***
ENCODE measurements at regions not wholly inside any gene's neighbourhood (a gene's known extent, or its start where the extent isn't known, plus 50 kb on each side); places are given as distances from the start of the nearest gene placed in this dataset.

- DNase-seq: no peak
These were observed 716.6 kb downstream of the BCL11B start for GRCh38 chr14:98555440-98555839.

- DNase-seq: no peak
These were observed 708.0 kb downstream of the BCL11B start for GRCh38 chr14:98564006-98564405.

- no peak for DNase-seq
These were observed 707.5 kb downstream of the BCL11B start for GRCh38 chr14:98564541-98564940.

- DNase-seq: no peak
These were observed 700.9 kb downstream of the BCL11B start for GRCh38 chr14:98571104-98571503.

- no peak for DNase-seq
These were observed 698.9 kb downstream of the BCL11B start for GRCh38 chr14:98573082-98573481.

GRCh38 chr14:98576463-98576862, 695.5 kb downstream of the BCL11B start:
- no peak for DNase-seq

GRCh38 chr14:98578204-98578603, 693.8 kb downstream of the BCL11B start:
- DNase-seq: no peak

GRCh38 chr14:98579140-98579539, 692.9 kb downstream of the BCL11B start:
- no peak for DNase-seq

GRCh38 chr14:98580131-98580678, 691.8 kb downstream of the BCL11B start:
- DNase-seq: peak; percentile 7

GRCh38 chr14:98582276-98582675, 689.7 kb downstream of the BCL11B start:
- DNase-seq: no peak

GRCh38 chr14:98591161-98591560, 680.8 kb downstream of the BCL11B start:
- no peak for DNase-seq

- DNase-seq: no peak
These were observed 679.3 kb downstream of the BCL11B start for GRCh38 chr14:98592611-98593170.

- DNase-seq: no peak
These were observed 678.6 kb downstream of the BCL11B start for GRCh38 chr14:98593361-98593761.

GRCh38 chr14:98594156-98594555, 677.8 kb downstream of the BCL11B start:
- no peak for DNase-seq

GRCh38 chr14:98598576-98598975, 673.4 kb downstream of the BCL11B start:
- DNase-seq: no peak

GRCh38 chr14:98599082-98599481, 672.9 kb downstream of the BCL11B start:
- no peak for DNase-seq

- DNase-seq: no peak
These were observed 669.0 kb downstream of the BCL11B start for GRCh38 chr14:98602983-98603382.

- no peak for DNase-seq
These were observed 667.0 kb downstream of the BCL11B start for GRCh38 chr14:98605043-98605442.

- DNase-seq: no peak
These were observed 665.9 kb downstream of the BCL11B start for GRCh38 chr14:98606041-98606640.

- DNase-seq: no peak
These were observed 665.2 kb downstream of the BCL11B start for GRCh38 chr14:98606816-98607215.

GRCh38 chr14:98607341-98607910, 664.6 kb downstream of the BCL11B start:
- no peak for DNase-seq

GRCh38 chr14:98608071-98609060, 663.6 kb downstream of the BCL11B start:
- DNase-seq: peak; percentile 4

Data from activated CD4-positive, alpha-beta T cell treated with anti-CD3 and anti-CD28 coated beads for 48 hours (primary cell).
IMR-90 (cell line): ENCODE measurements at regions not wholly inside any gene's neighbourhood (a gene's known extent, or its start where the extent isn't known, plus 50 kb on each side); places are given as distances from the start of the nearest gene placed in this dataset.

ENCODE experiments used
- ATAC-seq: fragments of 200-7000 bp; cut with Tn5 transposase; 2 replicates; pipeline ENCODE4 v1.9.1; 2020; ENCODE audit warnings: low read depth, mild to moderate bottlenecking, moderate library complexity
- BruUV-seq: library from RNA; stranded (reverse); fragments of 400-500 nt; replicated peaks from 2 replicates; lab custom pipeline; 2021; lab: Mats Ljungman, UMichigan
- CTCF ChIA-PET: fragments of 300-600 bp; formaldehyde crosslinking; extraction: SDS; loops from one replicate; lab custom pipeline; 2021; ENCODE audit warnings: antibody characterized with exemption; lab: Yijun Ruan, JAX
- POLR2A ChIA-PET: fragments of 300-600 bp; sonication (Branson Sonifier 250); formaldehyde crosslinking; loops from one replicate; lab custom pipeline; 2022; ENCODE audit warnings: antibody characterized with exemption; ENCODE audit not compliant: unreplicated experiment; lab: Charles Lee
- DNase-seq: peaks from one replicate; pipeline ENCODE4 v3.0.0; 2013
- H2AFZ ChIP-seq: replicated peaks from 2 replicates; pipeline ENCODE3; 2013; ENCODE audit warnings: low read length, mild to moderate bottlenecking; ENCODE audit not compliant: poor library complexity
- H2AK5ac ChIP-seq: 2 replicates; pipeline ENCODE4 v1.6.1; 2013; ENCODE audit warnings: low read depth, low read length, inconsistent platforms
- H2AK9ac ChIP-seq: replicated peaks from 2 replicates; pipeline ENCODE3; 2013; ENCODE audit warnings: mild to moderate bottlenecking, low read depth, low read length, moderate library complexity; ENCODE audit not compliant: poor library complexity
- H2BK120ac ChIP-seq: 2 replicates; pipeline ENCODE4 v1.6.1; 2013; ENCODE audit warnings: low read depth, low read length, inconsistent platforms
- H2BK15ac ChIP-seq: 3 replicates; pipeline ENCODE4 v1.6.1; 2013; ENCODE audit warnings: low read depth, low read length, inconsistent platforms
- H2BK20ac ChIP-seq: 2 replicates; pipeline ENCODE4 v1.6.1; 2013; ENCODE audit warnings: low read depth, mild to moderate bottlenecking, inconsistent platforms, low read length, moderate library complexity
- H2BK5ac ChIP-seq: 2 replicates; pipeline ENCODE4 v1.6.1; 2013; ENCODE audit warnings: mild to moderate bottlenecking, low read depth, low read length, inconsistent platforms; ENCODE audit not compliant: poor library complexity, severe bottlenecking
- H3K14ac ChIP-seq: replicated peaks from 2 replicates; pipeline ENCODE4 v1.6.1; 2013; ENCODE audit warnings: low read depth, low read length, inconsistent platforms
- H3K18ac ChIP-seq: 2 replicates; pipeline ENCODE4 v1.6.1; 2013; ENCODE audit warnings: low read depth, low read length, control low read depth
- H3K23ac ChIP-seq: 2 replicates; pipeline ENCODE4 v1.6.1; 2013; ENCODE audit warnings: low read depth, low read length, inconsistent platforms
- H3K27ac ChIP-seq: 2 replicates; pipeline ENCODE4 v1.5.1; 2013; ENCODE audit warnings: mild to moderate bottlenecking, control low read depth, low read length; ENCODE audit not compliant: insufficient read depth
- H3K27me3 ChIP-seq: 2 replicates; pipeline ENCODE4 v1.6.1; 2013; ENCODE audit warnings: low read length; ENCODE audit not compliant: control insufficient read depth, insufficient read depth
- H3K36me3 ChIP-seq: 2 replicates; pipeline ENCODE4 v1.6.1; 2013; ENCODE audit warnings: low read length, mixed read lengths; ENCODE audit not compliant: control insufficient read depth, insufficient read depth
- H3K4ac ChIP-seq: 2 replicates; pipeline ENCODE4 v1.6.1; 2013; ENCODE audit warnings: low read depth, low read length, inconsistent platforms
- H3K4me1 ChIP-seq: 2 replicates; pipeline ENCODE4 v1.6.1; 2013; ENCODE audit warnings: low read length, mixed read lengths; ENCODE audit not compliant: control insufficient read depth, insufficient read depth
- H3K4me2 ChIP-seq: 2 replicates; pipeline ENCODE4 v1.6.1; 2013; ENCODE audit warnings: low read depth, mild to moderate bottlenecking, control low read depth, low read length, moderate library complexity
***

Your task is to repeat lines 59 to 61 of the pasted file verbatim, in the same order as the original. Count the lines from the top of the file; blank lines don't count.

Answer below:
- H2BK20ac ChIP-seq: 2 replicates; pipeline ENCODE4 v1.6.1; 2013; ENCODE audit warnings: low read depth, mild to moderate bottlenecking, inconsistent platforms, low read length, moderate library complexity
- H2BK5ac ChIP-seq: 2 replicates; pipeline ENCODE4 v1.6.1; 2013; ENCODE audit warnings: mild to moderate bottlenecking, low read depth, low read length, inconsistent platforms; ENCODE audit not compliant: poor library complexity, severe bottlenecking
- H3K14ac ChIP-seq: replicated peaks from 2 replicates; pipeline ENCODE4 v1.6.1; 2013; ENCODE audit warnings: low read depth, low read length, inconsistent platforms